I had plenty of trouble with Kili & Truman as babies. I wanted to teach them things but they just wanted to play or do something else. It was just a matter of patience and working through it in small amounts that eventually lead to the awesome pets they are now. But I've gotta say the two toughest times to work through are a parrot's adolescence and babyhood. Working with an adult parrot is much more consistent and predictable. This is why I often recommend an adult rescue parrot over a baby for many people. I think (despite common prejudice) that you can have quicker success with an average rescue parrot (merely in need of a new home) than a baby parrot that is too young to train.
In conclusion, since it is nearly impossible to train an untame baby parrot during that age, the best approach is to find a source for a mature rescue parrot or an already tame baby. This gives you the advantage of being able to start your bonding and training processes immediately. Given the amount of training you can have in the first few months you keep a rescue parrot, you may well find yourself ahead of where you'd be with an untame baby that forced you to wait until you can begin training. Keep these things in mind when looking for a parrot and try to avoid getting a baby parrot that isn't already accustomed to handling.
Sometimes I buy baby (human) toys and supplies for my parrots to play with. Often these can be cheaper than the ones made for parrots as they are mass produced. If you look for baby toys on clearance or at bargain stores, you may be surprised how much stuff you can get for your parrots to play with for the same money you spend on parrot specific toys. Human grade baby toys go through higher standards and will generally be safe for parrots. However, it is the owner's responsibility to make sure that the toy is safe. Our parrots can find ways to destroy these toys in ways never conceived by the original designers.
For about $5, I got a whole bag full of baby toys for Kili and Truman at a dollar store. Truman really took to the plastic fork and proceeded to chew it up. Kili took up a greater fascination with the rubber duckies which came in a pack of three for a dollar. I wouldn't leave these toys in the birds' cages but they make for some great foot toys to keep them busy when they are out. This way they can have something different to play with than the usual wood and plastic bird toys and it doesn't cost me too much.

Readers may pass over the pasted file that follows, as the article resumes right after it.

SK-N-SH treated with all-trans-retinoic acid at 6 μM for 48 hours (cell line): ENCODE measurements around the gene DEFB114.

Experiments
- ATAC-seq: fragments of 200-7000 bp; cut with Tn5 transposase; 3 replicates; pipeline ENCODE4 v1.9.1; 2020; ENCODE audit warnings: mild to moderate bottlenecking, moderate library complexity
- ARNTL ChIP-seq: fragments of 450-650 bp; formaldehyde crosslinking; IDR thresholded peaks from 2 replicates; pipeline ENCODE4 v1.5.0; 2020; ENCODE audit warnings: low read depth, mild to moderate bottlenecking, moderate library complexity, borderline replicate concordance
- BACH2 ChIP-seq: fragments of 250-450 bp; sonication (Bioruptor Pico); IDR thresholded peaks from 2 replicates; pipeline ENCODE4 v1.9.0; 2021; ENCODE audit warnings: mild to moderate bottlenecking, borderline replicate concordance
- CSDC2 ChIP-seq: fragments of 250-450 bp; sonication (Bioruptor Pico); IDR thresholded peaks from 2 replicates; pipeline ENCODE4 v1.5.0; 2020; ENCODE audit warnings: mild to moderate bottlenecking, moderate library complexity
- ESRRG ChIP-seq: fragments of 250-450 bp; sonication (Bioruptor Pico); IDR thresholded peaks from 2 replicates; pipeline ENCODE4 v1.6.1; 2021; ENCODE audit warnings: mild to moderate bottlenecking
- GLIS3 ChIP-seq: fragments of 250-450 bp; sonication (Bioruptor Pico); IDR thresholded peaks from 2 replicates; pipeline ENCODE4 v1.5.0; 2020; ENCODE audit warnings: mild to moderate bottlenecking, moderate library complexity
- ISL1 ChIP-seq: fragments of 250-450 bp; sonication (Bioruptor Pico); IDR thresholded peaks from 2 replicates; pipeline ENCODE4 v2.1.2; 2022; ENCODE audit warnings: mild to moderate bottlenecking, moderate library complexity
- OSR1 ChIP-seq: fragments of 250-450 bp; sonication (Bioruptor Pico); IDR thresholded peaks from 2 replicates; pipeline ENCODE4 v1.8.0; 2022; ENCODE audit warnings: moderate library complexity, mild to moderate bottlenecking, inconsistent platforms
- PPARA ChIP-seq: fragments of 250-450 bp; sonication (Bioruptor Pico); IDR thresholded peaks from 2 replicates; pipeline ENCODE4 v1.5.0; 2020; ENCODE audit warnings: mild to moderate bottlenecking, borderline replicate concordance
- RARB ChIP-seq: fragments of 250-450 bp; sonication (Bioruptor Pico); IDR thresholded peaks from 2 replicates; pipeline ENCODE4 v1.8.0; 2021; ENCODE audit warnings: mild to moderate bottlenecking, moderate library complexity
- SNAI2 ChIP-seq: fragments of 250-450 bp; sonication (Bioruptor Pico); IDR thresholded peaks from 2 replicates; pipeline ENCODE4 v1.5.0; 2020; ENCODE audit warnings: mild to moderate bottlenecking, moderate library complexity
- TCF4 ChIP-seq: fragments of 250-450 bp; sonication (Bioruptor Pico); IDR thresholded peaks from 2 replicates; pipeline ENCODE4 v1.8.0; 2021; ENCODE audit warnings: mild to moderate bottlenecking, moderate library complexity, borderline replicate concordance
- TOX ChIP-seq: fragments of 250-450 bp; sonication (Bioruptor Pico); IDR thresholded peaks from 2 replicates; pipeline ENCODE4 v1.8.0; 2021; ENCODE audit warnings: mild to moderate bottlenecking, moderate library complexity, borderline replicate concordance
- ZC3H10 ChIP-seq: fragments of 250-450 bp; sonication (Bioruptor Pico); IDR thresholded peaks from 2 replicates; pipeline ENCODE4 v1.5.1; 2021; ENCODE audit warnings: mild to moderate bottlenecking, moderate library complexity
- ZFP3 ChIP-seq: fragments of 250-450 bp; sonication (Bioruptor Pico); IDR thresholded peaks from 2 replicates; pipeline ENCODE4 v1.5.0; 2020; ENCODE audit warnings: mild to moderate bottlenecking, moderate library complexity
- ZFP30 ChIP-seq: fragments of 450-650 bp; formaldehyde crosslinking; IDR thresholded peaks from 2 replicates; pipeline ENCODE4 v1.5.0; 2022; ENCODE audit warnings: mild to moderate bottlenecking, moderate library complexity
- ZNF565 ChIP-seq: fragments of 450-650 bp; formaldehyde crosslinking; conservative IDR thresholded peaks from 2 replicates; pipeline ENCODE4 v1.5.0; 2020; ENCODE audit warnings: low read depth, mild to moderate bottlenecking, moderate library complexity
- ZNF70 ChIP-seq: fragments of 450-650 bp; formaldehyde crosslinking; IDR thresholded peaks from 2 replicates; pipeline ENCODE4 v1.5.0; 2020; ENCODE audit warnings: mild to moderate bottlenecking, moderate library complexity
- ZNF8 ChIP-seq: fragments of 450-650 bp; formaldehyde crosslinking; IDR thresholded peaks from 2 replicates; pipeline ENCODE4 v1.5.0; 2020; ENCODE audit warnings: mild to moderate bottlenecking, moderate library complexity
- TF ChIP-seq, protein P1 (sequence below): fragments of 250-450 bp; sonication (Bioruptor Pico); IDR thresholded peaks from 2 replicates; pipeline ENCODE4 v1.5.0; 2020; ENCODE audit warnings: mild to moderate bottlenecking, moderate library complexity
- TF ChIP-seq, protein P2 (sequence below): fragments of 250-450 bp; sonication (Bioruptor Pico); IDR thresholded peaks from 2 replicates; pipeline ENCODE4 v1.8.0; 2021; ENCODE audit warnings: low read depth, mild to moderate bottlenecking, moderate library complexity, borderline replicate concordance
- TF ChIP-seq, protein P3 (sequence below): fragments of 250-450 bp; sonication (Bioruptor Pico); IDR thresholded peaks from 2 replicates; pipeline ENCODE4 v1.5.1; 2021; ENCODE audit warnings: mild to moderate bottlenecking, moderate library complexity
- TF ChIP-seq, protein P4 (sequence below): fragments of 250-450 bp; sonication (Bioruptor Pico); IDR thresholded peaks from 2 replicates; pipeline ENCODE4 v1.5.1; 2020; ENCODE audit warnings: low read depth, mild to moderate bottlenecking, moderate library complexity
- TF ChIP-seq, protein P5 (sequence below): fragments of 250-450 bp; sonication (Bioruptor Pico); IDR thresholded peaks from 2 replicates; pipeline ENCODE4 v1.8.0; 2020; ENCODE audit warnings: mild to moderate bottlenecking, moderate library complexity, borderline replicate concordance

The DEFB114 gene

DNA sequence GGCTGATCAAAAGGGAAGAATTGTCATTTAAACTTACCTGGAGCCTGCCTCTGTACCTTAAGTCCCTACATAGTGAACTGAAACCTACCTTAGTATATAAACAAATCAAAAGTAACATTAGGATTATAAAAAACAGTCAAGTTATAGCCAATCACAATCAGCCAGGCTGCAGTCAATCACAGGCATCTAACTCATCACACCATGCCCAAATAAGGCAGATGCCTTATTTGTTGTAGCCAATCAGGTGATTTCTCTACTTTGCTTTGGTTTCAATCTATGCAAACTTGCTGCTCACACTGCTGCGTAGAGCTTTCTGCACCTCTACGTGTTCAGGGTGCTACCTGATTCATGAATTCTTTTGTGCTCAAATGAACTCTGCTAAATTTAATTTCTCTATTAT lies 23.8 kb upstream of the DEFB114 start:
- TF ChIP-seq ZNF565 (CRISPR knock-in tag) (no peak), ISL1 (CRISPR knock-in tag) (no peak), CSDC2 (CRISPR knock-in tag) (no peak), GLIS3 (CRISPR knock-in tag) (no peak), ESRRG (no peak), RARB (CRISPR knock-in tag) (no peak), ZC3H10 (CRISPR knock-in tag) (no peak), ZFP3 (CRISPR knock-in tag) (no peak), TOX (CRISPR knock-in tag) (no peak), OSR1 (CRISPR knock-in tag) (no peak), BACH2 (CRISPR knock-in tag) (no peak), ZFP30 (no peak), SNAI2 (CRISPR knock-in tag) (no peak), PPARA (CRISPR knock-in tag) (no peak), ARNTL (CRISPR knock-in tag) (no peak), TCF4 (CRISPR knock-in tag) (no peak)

This morning I headed out to the airport two hours in advance with plenty of time to spare to pick up my parrot. I was nervous about getting stuck in New York City rush hour traffic on the way there but luckily I got there in just over an hour. However, the extra time did not go to waste as it took nearly 40 minutes to find the cargo terminal from which I was supposed to pick up my parrot delivery.
The flight departed on time and even arrived early. An hour after its arrival the parrot carrier was already handed to me. Not bad considering I've often waited even longer just to get my luggage. I was handed the carrier and took the first peek at my new lifetime companion. The little guy was standing right at the edge by the door and got excited to get some human attention albeit from a complete stranger.
I carried him back to the car and drove directly home. Upon bringing the carrier inside, I strategized how to get the parrot out of the carrier without scaring it. I cut the wire ties which kept the door locked shut. I opened the carrier door and waited to see if little Truman would come out on his own or if I'd have to reach in for him. Surely enough within 30 seconds he made his own way out of the carrier and made his way straight for my hand. He helped himself onto my hand and sat there happily opening and closing his beak.